... From: Tom ... Wonderful work, Tom. One I wish I d been part of! ... I absolutely will! I of course blindly accept the possible
                                      Message 18 of 19 , Jan 17, 2006
                                        --- primenumbers@yahoogroups.com wrote:
                                        From: "Tom" <tom@...>
                                        >
                                        > On the k-tuples, have just finished an update of the permissible
                                        > patterns site www.opertech.com/primes/k-tuples.html
                                        > At the site the trophies (contradiction patterns/super dense
                                        > constellations) are listed up to packing 100 additional primes in an
                                        > interval. In fact 17 additional prime can be packed in an interval of
                                        > length of just 8509 integers.

                                        Wonderful work, Tom. One I wish I'd been part of!

                                        > The chart at www.opertech.com/primes/kpiwchart.html shows the crossover
                                        > (s) and the growth.
                                        > It is estimated that all intervals of more than 5980 integers can
                                        > demonstrate a super-dense condition.
                                        >
                                        > Enjoy

                                        I absolutely will!

                                        I of course blindly accept the "possible therefore happens" approach in such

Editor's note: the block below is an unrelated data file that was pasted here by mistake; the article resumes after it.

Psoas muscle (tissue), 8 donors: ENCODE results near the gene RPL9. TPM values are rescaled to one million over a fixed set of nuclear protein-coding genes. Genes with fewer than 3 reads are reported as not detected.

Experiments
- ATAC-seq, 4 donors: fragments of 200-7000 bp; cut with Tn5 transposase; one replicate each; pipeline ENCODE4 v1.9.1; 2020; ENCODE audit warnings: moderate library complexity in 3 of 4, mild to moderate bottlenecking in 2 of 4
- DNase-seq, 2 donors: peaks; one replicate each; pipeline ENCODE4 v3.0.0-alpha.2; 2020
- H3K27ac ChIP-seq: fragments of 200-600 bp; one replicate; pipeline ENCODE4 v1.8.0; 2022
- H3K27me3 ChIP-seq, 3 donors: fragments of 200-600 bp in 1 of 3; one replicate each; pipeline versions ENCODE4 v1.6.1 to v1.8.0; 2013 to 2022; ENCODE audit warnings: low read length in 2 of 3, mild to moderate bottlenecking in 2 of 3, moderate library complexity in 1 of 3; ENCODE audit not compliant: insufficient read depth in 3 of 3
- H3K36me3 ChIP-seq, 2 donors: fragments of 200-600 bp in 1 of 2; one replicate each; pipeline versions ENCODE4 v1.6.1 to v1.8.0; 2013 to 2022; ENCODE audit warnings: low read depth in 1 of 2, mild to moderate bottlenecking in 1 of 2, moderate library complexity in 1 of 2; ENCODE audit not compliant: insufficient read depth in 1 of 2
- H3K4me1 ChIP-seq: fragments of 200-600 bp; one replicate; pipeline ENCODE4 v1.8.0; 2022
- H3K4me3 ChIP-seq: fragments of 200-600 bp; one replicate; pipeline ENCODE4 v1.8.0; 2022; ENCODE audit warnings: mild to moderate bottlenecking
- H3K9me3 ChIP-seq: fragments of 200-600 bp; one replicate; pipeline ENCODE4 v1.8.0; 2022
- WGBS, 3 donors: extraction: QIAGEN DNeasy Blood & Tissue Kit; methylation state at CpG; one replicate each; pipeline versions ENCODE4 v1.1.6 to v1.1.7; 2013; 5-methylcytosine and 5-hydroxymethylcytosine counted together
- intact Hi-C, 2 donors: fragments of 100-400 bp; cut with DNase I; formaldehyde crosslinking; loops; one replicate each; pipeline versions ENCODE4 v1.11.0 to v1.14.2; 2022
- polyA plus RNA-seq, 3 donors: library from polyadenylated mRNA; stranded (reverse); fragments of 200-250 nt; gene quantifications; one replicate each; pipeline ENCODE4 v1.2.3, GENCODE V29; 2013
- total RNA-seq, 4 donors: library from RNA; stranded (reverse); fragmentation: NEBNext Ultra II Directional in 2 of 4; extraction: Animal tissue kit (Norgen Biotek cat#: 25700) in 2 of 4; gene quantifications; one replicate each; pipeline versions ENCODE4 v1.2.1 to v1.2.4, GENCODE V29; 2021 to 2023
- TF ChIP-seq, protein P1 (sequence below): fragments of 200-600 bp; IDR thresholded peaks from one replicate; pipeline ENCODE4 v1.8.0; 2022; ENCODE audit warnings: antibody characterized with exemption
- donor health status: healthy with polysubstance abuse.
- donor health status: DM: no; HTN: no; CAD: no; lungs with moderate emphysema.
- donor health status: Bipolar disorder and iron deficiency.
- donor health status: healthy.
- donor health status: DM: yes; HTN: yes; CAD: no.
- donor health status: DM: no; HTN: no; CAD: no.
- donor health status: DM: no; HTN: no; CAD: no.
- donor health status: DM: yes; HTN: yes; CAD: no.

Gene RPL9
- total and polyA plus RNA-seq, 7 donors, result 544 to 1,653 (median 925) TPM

'linear' matters (i.e. this does not in any way apply to pseudoprime existance
                                        questions). It's just a shame that there will probably never be any possibilty
                                        of the human race actually finding such a tuple. I don't know if QC can reduce
                                        the problem to a triviality, but I don't have much faith in QC either!

                                        Are you still pushing the green zone to the right, or has your program hit an
                                        architectural brick wall now?

                                        Phil


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                                      • Tom
                                        Are you still pushing the green zone to the right, or has your program hit an architectural brick wall now? Phil, On the chart, the green zone is from
                                        Message 19 of 19 , Jan 17, 2006
                                          Are you still pushing the green zone to the right, or has your
                                          program hit an architectural brick wall now?

                                          Phil,
                                          On the chart, the green zone is from exhautive searching, and cannot
                                          (will not) be improved. The assembler program I wrote had a ceiling
                                          of 2047. When I move to a 64-bit machine I intend to run the
                                          exhaustive search some more. My initial calculations say I should be
                                          able to run up to 2250 before I get exponentially stopped.
                                          The red zone is in constant change above 3900, some lucky finds
                                          below that. The updates page
                                          http://www.opertech.com/primes/updates.html shows the changes.
                                          These changes are in the 2047 to 8509 range.

                                          The trophy case www.opertech.com/primes/trophycase.html shows
                                          the first instance currently known for each additional prime. And
                                          you can see the widths are being improved.

                                          Fengsui Liu,
                                          The work I have done is to find permissible patterns of primes not
                                          the primes themselves.

                                          Thank-you for the interest.
                                          Thomas J Engelsma